A joint strike by police in the Netherlands, Germany, the United States, United Kingdom, France, Lithuania, Canada and Ukraine appears to have taken down the infrastructure for the notorious Emotet malware.
Coordinated by Europol, law enforcement in the above countries say they have now taken control of the infrastructure for what police termed the "world's most dangerous malware".
Police have taken control over several hundred servers around the world, Europol said.
Infected machines are now being redirected towards the law enforcement controlled infrastructure.
Ukraine Police posted a video of premises in the country being raided, with arrests made and large amounts of cash, gold bars and IT equipment seized.
The first deputy officer of Ukraine's national cyber police department, Serhiy Kropyva, estimated the Emotet operators had caused US$2.5 billion in losses due to their attacks on private and public institutions in Europe and the United States.
Kropyva said the Emotet criminals face up to 12 years in prison.
Starting off as an information stealing banking trojan in 2014, Emotet evolved into a loader for other malware like Trickbot and Ryuk, police said.
Other criminals have been able to hire Emotet to install ransomware and info-stealers on victims' computers.
The police operation appears to have been successful.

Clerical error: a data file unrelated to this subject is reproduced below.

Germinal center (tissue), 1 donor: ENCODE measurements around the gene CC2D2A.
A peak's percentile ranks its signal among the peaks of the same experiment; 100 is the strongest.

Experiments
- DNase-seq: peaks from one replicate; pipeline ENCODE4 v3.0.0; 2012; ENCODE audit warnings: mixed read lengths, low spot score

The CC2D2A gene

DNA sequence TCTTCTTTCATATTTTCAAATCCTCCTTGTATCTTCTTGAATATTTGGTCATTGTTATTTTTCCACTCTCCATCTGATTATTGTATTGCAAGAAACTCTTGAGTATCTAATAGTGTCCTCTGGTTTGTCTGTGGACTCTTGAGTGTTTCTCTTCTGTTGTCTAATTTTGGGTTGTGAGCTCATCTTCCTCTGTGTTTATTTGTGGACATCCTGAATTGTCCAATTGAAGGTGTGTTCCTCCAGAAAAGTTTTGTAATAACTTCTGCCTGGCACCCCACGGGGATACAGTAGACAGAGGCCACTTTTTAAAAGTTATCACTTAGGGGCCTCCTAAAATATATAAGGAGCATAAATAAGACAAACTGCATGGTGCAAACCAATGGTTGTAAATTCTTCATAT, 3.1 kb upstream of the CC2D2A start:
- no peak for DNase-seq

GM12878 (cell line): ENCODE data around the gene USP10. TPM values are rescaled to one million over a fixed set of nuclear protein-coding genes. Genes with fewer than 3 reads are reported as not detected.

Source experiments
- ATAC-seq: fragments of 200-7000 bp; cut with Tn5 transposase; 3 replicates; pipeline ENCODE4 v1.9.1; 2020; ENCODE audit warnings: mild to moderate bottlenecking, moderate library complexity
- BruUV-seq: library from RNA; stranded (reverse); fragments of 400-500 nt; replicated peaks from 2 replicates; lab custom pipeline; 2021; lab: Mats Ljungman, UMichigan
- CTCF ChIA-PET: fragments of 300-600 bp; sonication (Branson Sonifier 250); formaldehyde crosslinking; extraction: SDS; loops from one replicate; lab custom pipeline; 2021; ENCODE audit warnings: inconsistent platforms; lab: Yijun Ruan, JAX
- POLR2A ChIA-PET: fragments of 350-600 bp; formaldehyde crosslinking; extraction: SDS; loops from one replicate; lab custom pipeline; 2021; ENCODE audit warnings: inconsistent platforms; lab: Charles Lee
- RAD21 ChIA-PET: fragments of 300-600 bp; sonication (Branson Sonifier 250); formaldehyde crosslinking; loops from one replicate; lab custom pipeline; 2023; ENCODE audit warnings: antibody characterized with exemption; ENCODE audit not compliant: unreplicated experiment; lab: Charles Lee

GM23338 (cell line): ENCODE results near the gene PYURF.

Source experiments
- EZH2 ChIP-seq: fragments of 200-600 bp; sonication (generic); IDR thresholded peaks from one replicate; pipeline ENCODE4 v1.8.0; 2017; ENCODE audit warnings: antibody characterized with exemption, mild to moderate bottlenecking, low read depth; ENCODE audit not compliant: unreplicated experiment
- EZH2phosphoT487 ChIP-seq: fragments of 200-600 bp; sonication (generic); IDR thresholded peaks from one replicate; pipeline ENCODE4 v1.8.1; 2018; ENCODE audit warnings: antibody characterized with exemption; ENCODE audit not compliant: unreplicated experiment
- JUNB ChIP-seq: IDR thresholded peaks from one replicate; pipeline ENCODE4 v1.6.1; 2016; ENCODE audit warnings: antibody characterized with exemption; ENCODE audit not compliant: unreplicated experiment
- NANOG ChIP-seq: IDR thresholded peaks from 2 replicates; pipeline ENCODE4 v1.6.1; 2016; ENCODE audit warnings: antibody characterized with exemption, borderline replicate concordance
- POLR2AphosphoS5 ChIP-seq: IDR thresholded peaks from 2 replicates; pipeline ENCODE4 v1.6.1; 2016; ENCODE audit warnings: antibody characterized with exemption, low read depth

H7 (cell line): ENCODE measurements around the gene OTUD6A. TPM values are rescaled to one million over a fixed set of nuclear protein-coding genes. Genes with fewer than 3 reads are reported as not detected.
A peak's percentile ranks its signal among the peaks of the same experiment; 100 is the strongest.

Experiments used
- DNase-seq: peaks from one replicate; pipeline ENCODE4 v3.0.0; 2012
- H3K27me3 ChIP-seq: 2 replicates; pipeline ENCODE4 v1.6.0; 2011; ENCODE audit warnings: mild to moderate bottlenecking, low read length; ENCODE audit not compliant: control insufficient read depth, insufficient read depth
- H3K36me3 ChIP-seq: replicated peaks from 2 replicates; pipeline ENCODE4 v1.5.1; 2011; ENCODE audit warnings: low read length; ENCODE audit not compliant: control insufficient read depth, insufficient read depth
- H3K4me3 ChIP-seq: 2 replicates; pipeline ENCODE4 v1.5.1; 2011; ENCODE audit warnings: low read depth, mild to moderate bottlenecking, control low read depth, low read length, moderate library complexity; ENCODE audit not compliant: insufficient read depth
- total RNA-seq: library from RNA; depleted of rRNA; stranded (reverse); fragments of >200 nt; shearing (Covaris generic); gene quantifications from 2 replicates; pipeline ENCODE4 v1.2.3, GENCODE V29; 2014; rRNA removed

Security company Team Cymru which has been tracking Emotet activity noted that amount of malware controllers had dropped from over 100 to zero in very short timeframe.
The Emotet operators ran three separate botnets, Team Cymru said.
Team Cymru said the drop in top level controllers for Emotet showed that the initial takeover of the malware infrastructure was a profound success.
US authorities estimate that the complex and highly resilient Emotet malware - which spreads through malicious download links, Microsoft Word document macros, and Adobe Portable Document Format (PDF) files sent via emails - cost US$1 million per incident for government agencies to remediate.
Europol advised that the Dutch police has set up a database with seized information from the Emotet botnet.
Users can check if their email is in the database; if it is, it means their computers are likely to be infected with Emotet.
Update, 7.58am: Dutch police said that two out of the three main Emotet control servers were located in the Netherlands.
As part of “Operation Ladybird”, the servers now under Dutch police control will send out a software update for Emotet, which will deactivate the malware on infected systems.
A security researcher going by the moniker Milkream noted that the payload contains code to delete Emotet, by March 25 this year.
The date chosen is to give experts time to analyse existing infections, to see what other malware has been deployed by Emotet, Dutch police said.